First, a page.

I’ve been thinking for a while about trying to make a habit of posting my class notes.
Sometimes they’re silly, and often they’re impossible to read, but I try to write down my corrections and other points that seem really helpful.
In that vein, here’s today’s:
A transcription (which I probably won’t include every time):
- Engage! (Those arrows are pointing at the muscles to either side of the rectus abdominis. My friend SF pointed out that it looks like they’re pointing to the kidneys 🤣)
- It frees up your hips 😶
- Like, really frees them. 😲
- Relax, it’s just turns 😑
- Pull (and push) towards your standing leg!
- That way, if you tip over, you can correct
- Your free foot has to PUSH OFF so you’re centered on your standing leg
On that last note: you would think I knew that already!
And, I mean, I do. I did. I have. And yet!
I just realized I haven’t really been actively using the soon-to-be free foot as much as I should when initiating turns, so I’m not always pushing myself onto my standing leg as effectively as I could.
My focus at the moment is staying on my leg (or legs, as applicable) and really using the floor.
And also not allowing my arms to do ridiculous BS like they did today during our medium allegro, because ffs, arms 😑
This week, the days seem unbelievably long. I just basically seem to have SO FREAKING MUCH TIME (First World Problems again).
It just occurred to me that there’s a reason for that: last week, there was an awful lot of running off to rehearsal and class and that TV news thing; this week, there’s … well, there’s class?
Class and housework. Some technologizing in the margins.
I’m fine with that. I’m really not complaining. It’s actually pretty nice—it’s just weird and surprising how spacious this week feels after last week’s compressed, frenetic schedule.
You would think I’d have figured it out by now; that I’d have been around this block enough times to be able to predict that, hey, this week is way less busy than last week so it’s going to feel luxuriously slow, but nope. I haven’t figured that out yet, apparently.
My brain is on a break, or I’d try to draw some really intelligent correlation between this kind of experiential relativity and Einstein’s relativity. Like, I feel the germ of an idea kicking around in there, but I can’t quite seem to get hold of it.
Anyway, this morning I did barre and adagio, then made my excuses (foot, as usual >.<). Killer B gave me a correction that made my arms look awesome: keep the shape of the arm as is, but imagine that you’re pressing the whole thing down against something.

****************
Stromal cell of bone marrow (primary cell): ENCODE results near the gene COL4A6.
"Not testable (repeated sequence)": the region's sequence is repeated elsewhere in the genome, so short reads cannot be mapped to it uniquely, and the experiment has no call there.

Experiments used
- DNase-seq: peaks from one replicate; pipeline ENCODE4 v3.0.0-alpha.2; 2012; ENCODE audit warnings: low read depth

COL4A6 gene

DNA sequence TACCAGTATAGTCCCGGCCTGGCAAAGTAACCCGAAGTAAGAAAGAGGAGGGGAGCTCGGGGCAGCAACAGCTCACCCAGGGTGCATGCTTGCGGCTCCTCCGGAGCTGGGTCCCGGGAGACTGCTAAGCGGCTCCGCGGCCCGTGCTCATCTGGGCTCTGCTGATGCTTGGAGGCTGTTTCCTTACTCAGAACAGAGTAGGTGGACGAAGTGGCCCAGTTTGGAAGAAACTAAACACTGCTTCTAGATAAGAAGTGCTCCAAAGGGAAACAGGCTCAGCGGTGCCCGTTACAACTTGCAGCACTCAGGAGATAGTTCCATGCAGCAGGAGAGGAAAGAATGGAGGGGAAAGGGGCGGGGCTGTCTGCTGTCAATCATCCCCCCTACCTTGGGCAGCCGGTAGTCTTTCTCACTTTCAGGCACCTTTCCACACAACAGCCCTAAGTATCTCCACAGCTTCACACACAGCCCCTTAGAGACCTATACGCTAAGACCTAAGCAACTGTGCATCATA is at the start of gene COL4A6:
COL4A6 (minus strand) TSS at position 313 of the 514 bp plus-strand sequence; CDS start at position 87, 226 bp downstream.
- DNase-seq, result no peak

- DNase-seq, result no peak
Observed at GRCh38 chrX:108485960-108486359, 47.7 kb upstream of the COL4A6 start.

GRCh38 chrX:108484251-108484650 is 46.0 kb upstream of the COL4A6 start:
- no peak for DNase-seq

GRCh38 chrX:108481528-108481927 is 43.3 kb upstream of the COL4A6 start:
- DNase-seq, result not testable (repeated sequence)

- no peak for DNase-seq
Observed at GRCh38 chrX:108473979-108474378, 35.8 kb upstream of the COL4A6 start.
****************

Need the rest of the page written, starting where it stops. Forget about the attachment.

Curiously, what this accomplishes is not arms that collapse, but arms that look strong and shoulders that stay open and down and back and all that good stuff (read: all the other stuff BW regularly reminds me to do ^-^).
Basically, it’s like when you’re a little kid in those swimmy things (they still make them—who knew?!) that go on your arms, and you’re using your lats to push them down against the water so they push you up. Maybe normal people don’t do that, but during my Swimmies-wearing phase, I totally did (in my defense, I was 2.5-3 years old) because I liked being able to go Boing!Boing!Boing! in the water, usually whilst my grandparents’ German Shepherd/Alsatian looked on with a heckin concern.
- We also had those floaty swimsuit things that make you look like some kind of undernourished koopa: basically, an aquatic romper with what was essentially a couple of small kickboards—one in front and one in back, if memory serves—sewn between two layers of lycra. Mine was initially too big and would ride up and bonk me in the chin and chafe my armpits. By the time I was the right size, I already knew how to swim well enough not to need it.
- For those in the US who are not dog nerds who spent too much of their formative years reading dog books from the UK, German Shepherd = Alsatian.
Anyway, here’s a bunch of pictures taken (JUST NOW!!!) with D’s late-90s-era webcam (seriously, this thing is geriatric in tech years, though it still does the job) that more or less illustrate the point:
In case you’re wondering, this is my office/guest room, where I’m in the midst of catching up on the laundry after last week’s scheduling madness.
The really interesting thing is that I didn’t actually change the angle of my arm between the first and second shot in any of the sets: engaging my lats moved my entire shoulder joint.
That said, I don’t think pix 5 and 6 are great illustrations of anything except the fact that engaging your lats makes your neck look longer.
Picture 7, meanwhile, is just silliness for its own sake.
I’ll have to try to get better pictures of this effect next time I’m in the studio. It was hard to get enough of my body in the frame and still be able to click the mouse (I appreciate voice-activation so much more right now, you guys). I would’ve done better just to use my phone and email the pix to myself, but that seemed like too much work.
One of these days, I’ll try to see if I can get D to take a picture of what this looks like from the back, because I really feel it right below the margins of my scapulae/shoulder-blades/wing-bones, and I suspect that it’s probably quite visible.
I am not, however, very good at taking pictures of my own back.